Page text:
Stepping Into Dancing Shoes
By the time Angela Curotto-Pierson ’07 was a sophomore at Menlo she already knew that she would go on to dance professionally. What she never could have imagined is that one day she would also return to campus as a dance educator, stepping into her new role after Jan Chandler’s retirement last spring. Jan retired after 38 years of teaching. Angela says, “My initial thought during the application process was, ‘Wow, I have big shoes to fill!’”
As one of Jan’s former students herself, Angela has a particularly clear understanding of the veteran dance teacher’s legacy, saying, “Her reach spans generations of alums! Her ability to connect with all students at Menlo is something I aspire to. I was so lucky to have Jan as a teacher and now, as an adult, as a mentor and support system.”
Menlo’s dance program was central to Angela’s own identity as a high school student, when she was heavily involved in dance both in and out of school—so involved, in fact, that her training commitments sometimes led her to miss school events or social activities. Participating in Knight Dancers and building relationships within the tight-knight performing arts community at Menlo helped her solidify her relationships and stay connected. “Being a part of the dance program gave me a sense of community at the School,” she says.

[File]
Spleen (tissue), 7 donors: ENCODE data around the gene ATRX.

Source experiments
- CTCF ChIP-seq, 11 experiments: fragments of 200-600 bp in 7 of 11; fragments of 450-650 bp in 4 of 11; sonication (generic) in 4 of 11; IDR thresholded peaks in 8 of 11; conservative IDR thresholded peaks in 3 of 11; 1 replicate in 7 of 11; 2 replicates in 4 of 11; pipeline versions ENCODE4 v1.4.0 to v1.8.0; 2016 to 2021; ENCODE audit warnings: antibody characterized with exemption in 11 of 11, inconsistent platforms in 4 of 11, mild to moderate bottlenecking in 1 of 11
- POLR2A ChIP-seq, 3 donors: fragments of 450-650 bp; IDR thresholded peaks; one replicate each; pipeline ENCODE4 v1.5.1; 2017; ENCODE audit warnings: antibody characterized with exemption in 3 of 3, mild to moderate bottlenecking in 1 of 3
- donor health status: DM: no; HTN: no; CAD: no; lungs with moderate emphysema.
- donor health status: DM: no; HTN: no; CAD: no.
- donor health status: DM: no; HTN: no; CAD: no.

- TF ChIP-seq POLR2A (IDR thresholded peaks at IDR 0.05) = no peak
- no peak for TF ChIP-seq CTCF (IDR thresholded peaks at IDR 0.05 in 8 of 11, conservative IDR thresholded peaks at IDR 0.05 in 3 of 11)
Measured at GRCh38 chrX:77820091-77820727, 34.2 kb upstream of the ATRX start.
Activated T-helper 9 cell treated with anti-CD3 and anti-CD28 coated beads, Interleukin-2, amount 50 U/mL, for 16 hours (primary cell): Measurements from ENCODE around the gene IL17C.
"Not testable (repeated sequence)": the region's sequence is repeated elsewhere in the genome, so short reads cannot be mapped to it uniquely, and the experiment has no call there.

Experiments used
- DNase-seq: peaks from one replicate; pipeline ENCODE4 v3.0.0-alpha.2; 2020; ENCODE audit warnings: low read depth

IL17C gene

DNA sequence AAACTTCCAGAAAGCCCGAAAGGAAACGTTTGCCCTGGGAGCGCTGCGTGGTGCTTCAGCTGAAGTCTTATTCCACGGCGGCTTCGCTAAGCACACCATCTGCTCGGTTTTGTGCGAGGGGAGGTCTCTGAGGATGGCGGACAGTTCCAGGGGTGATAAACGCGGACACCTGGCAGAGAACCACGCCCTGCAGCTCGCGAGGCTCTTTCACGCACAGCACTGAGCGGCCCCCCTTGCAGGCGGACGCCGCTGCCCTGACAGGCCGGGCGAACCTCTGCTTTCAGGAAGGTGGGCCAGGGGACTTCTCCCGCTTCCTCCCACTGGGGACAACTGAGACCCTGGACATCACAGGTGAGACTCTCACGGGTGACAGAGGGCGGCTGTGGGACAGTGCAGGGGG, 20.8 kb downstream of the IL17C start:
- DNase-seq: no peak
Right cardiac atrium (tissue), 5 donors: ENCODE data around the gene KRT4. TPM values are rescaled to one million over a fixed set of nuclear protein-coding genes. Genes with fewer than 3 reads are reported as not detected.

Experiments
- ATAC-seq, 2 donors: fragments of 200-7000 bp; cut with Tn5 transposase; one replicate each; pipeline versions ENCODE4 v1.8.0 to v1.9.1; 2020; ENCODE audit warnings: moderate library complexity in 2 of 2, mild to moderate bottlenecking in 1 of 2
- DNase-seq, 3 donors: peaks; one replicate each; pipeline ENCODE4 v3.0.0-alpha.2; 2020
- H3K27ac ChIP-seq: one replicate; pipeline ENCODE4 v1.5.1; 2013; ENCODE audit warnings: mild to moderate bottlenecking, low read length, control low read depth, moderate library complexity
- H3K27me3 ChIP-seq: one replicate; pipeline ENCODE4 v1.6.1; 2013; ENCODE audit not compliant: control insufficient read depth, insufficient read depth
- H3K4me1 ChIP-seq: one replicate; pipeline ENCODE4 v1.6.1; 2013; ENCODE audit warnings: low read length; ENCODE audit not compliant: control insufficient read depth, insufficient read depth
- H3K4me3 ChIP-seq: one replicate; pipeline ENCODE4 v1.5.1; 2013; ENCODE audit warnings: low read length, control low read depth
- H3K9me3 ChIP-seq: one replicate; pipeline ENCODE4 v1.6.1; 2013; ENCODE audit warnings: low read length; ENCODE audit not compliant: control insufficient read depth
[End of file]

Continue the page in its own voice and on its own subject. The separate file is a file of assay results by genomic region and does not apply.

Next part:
Now, Angela is able not only to give back to that dance community but also to share the alumni perspective with her students. “What I love sharing most with my students is that the relationships I built as a student at Menlo have lasted through today,” she says. “From friendships with my peers to teachers and staff, I’ve created relationships that span 20 years of my life.”
The legacies Angela cherishes go far beyond the dance curriculum itself and cut to the heart of the exploratory, creative, relational potential of the arts. She says, “Something Jan cultivated from the beginning is the idea that her dance room was a space where you could express yourself, a space to decompress, ask advice, get away from it all, and be yourself. If students need a space to cry, laugh, vent, relax, recharge—I want my dance room to provide that for them.”
This story originally appeared in Menlo Magazine, Summer/Fall 2020.
Pete Zivkov, Menlo School, All Rights Reserved